Without any lines of dialogue to tell us so, we intuit that Kenneth’s family tribulation has permanently separated him from Theres, who eventually reappears in the film after temporarily ceding the floor to Kenneth. A series of fragmented episodes indicate her acceptance into and departure to a schooling program in Berlin, but just when it seems as though Schanelec might follow through on this story thread, there’s an ellipsis—unadorned and nearly unnoticeable—that propels the film ahead a few decades and into the lives of a married couple, David (Phil Hayes) and Ariane (Maren Eggert), in contemporary Berlin. The latter, an actress shown to be working on an Antonioni-esque police thriller in inexplicably uneventful behind-the-scenes vignettes, is falling quickly out of love with the former and gradually registering the implications of that fact, a reckoning made trickier by the presence of the pair’s daughter (Anaïa Zapp), whose eventual broken-arm mishap necessitates a degree of collaboration between the two parents.
To synopsize this secondary narrative trajectory in such a way, however, is to profoundly undersell the oneiric strangeness of its telling, just as summarizing the time Kenneth and Theres spend on screen as the account of a doomed love affair feels immaterial given all the focus on, for instance, inanimate objects like chairs, pillows, a morphine cylinder, or a glass of water. Instead of dramatic exposition, The Dreamed Path doles out, in randomized chunks, the stimuli that fill its characters’ lives and lands upon emotional epiphanies—like the shot of Kenneth releasing an uncontrollable sob while eating at a café—as if only by chance. And instead of any particular fortuitous intersection that would clarify the significance of Schanelec’s two-scenario mash-up, we get mysterious surface echoes across the eras: Ariane thumbing through a book labeled In the Tropics, calling back to the lyrics of the earlier street performance; recurring shots of city buses, characters lying in bed, clothing draped over chairs, or clothing being packed into bags; and returning locations such as hospitals and elementary schools.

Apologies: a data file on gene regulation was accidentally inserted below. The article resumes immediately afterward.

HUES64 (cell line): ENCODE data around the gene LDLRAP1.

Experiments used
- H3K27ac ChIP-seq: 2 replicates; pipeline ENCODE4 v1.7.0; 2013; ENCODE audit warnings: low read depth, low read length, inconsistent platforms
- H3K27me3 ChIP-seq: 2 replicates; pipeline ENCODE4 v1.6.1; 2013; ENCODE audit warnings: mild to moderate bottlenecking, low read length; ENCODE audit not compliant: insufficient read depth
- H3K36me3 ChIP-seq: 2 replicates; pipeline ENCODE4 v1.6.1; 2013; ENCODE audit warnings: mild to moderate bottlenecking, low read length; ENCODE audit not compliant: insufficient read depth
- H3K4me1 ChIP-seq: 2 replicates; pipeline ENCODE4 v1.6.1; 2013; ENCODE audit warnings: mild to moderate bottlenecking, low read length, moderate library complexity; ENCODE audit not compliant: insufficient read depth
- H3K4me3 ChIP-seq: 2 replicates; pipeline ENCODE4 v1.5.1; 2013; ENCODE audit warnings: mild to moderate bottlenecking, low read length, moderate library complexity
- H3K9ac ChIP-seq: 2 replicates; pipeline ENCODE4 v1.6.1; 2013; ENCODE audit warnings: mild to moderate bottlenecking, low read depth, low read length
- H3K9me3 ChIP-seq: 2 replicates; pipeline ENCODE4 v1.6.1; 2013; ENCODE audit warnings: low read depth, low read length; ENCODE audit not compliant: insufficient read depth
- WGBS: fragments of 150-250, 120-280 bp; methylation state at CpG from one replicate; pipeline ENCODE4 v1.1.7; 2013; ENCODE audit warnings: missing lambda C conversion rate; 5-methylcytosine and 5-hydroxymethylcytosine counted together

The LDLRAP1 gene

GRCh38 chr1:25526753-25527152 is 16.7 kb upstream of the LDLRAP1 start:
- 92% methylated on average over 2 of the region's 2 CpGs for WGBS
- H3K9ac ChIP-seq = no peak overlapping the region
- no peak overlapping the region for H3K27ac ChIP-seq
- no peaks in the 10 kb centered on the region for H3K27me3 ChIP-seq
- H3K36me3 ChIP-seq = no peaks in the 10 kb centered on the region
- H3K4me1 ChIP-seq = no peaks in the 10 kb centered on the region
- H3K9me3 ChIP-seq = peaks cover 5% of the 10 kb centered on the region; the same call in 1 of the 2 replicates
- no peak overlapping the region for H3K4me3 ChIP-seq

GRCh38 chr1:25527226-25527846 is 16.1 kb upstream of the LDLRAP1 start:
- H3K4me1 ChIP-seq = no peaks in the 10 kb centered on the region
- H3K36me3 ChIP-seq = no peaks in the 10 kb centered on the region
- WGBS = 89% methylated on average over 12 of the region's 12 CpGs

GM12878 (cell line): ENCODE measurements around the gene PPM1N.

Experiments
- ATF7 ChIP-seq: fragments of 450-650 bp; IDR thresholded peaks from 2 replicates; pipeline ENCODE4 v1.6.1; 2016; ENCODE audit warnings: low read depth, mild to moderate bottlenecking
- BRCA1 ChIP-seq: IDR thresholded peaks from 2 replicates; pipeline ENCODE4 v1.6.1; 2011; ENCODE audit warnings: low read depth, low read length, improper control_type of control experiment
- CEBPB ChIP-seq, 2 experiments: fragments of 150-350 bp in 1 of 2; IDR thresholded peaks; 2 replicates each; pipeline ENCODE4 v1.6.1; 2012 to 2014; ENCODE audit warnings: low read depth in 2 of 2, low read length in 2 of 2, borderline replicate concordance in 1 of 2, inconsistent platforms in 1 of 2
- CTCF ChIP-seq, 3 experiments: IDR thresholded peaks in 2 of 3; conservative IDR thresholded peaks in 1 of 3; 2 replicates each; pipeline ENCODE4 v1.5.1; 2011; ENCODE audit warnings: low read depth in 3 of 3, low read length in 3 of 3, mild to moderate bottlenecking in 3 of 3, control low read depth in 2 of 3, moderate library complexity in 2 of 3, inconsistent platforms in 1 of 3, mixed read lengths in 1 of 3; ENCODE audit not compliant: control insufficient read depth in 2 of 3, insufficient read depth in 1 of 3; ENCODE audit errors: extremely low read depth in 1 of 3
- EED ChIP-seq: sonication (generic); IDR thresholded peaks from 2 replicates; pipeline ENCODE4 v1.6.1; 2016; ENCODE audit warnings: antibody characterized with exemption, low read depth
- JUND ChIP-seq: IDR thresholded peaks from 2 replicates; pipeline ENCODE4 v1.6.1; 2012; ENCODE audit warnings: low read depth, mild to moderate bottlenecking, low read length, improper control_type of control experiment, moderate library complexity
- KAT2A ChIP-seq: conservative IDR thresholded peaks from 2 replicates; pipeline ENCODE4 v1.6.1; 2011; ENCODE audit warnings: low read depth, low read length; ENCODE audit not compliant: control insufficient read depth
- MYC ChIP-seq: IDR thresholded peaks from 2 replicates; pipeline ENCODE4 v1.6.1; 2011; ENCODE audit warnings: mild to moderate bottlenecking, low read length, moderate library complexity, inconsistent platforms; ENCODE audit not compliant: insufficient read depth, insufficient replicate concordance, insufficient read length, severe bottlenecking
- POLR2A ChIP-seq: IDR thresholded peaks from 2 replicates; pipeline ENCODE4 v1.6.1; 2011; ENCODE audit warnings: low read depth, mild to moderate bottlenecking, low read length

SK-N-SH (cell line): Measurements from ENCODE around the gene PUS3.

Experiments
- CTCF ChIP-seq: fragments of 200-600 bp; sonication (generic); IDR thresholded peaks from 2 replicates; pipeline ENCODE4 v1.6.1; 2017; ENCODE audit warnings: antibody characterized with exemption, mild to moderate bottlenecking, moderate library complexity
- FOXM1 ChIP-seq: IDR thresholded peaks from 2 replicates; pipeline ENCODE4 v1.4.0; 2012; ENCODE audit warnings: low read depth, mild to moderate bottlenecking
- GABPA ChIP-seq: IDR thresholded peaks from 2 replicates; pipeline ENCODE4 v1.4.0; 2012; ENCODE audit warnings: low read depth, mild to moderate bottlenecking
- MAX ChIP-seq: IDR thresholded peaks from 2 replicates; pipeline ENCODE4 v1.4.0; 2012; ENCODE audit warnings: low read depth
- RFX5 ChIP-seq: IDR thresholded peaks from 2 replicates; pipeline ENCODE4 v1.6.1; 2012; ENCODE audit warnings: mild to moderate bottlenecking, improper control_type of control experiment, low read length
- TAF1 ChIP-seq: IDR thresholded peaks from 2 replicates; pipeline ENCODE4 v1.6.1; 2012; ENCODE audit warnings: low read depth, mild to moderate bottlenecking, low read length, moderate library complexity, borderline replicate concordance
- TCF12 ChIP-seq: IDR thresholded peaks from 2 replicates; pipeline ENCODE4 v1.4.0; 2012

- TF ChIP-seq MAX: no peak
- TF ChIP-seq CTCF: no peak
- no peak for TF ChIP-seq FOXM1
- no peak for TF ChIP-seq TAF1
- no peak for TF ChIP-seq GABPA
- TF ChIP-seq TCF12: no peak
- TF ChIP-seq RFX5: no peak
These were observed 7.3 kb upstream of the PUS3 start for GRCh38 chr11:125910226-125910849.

That these labyrinthine patterns don’t necessarily amount to a grand design will surely frustrate many, but it’s to Schanelec’s credit that her film captures something of the ineffable serendipities, ambiguities, and inconsistencies that make up our quotidian existences and yet so rarely enter the lexicon of storytelling. When Kenneth and Theres, curiously dressed in the same costumes, reemerge in the present-day timeline like somnambulant witnesses to their own isolated lives, it only further upsets the desire for narrative logic, even as it ambitiously bonds the sets of couples in a shared limbo of dejected estrangement. Anything goes in The Dreamed Path, which for some will mean that nothing sticks, and for just as many will offer a trancelike disorientation.